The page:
Causes of Osteoporosis

Ethnicity and Family History as Causes of Osteoporosis

Caucasian and Asian women are at highest risk of developing osteoporosis. African-American and Hispanic women have a lower, but still significant, risk. Osteoporosis and risk for fractures may be due, in part, to heredity. People whose parents have a history of fractures also seem to have reduced bone mass and may be at risk for fractures.

Secondary Causes

The loss of bone mass can also be caused by certain lifestyle factors, diseases, or medications. The majority of people with osteoporosis have at least one secondary cause.
These additional causes of secondary osteoporosis include:
Glucocorticoid Medications
Glucocorticoids are steroid medications used to treat diseases such as asthma and rheumatoid arthritis. Bone loss is a common side effect of these medications. This may be due to the medications' direct effect on bone, muscle weakness or immobility, reduced intestinal absorption of calcium, a decrease in testosterone levels, or, most likely, a combination of these factors.
When glucocorticoid medications are used on an ongoing basis, bone mass often decreases quickly and continuously, with most of the bone loss occurring in the ribs and vertebrae. Therefore, people taking these medications should talk to their healthcare provider about having a bone mineral density (BMD) test. Men should also be tested to monitor testosterone levels, as glucocorticoids often reduce testosterone in the blood.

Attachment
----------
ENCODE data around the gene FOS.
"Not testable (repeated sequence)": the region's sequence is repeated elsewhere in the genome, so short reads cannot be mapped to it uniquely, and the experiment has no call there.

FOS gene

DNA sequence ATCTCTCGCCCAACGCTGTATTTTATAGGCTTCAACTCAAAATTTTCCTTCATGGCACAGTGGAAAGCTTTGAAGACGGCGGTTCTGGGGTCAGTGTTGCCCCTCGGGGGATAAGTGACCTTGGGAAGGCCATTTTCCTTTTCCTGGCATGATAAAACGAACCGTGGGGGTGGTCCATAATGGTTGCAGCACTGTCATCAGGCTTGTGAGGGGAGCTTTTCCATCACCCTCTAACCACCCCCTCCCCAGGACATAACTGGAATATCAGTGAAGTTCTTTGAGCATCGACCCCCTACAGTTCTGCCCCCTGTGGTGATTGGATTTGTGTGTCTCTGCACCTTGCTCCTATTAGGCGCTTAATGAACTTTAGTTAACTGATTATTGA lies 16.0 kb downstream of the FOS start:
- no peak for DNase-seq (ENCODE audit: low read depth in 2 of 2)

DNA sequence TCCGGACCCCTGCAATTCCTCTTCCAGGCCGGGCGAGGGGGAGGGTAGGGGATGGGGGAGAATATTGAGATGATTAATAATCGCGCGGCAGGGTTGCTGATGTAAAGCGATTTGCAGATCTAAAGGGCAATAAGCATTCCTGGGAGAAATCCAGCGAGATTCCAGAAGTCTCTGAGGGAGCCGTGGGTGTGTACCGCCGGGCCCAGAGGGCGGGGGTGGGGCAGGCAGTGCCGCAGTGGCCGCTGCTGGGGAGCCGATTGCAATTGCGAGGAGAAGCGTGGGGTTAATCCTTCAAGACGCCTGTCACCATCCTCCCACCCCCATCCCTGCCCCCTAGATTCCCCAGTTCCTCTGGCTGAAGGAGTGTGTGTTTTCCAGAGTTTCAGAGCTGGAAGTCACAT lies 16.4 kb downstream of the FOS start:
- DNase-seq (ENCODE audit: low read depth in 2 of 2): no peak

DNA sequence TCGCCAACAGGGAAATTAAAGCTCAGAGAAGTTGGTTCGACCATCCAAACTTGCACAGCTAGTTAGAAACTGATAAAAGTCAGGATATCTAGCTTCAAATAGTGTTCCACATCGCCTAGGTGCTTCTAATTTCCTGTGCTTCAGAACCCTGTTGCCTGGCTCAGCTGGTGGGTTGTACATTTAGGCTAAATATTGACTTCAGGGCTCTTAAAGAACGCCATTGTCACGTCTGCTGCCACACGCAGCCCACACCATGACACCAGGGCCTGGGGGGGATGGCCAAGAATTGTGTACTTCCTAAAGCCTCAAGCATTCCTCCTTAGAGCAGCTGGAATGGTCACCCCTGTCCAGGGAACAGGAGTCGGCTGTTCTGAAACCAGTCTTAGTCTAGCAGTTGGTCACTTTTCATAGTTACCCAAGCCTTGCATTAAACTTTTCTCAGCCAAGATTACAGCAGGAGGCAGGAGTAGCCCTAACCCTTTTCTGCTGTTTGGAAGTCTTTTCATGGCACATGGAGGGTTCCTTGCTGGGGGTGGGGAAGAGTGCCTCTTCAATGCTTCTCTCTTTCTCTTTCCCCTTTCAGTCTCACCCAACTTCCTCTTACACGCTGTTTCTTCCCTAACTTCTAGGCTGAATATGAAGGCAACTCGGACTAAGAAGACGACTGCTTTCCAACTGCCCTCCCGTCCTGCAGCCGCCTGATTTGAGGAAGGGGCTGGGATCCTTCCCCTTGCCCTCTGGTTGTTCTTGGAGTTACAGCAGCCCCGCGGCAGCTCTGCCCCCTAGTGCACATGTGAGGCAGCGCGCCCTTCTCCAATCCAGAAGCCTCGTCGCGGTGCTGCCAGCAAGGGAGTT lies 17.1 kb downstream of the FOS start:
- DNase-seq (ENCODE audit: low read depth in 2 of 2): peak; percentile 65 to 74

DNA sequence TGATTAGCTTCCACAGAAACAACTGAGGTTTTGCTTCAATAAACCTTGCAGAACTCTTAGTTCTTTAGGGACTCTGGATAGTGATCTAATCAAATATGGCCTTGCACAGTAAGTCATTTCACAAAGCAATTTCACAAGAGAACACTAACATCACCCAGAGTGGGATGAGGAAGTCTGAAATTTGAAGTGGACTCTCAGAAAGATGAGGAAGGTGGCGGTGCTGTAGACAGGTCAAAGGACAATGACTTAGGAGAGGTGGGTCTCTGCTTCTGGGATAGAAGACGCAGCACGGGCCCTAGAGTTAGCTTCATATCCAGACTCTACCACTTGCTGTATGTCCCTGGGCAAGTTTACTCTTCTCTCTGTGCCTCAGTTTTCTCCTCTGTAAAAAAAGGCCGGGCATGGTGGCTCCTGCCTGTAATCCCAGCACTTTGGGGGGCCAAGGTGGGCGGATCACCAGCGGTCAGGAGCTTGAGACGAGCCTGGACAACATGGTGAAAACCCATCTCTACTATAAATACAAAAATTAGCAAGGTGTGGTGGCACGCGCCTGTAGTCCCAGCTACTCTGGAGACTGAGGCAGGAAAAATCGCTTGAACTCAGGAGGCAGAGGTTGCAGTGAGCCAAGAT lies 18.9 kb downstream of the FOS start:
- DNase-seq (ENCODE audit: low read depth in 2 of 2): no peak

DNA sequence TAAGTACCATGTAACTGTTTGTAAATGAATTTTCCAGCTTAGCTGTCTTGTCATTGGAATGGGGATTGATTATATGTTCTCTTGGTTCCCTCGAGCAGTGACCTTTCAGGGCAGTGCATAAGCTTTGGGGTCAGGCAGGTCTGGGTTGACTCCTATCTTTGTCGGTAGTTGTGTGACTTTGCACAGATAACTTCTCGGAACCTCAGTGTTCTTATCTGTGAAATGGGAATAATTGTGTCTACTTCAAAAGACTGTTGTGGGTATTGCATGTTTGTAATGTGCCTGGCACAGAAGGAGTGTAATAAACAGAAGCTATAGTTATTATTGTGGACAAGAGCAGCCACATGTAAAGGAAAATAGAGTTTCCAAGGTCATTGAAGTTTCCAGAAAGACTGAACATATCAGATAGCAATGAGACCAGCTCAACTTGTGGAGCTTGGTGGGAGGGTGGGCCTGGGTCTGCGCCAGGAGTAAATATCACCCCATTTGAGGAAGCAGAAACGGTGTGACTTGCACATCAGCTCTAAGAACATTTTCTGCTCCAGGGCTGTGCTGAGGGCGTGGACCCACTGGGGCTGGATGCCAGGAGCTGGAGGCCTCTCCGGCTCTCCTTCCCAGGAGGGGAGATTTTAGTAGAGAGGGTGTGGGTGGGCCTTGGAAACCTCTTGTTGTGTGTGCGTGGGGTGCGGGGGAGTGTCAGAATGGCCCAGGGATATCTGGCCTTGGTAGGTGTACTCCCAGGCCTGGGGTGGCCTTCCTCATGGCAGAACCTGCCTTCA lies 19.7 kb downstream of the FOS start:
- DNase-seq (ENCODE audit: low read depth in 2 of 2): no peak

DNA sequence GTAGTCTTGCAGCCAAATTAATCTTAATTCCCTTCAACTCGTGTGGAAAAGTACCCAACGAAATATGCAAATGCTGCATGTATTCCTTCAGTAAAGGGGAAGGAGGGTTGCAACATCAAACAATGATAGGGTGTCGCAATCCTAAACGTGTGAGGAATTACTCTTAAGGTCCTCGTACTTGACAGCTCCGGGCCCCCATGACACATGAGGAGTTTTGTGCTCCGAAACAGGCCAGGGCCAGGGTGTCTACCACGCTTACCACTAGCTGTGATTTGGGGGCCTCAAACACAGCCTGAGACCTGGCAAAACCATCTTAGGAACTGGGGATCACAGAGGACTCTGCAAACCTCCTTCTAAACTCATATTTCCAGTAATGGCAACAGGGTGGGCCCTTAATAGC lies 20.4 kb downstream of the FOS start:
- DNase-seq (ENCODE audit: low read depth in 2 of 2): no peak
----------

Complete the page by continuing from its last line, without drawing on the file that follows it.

A treatment plan to minimize bone loss during long-term glucocorticoid therapy may include using the minimal effective dose, discontinuing the drug, or administering it through the skin, if possible. Adequate calcium and vitamin D intake is important, as these nutrients help reduce the impact of glucocorticoids on the bones. Other possible treatments include testosterone replacement therapy and osteoporosis medication. Alendronate and risedronate are two bisphosphonate medications approved by the U.S. Food and Drug Administration (FDA) for use by men and women with glucocorticoid-induced osteoporosis.
4 Tips for Healthy Bones

Information on Osteoporosis

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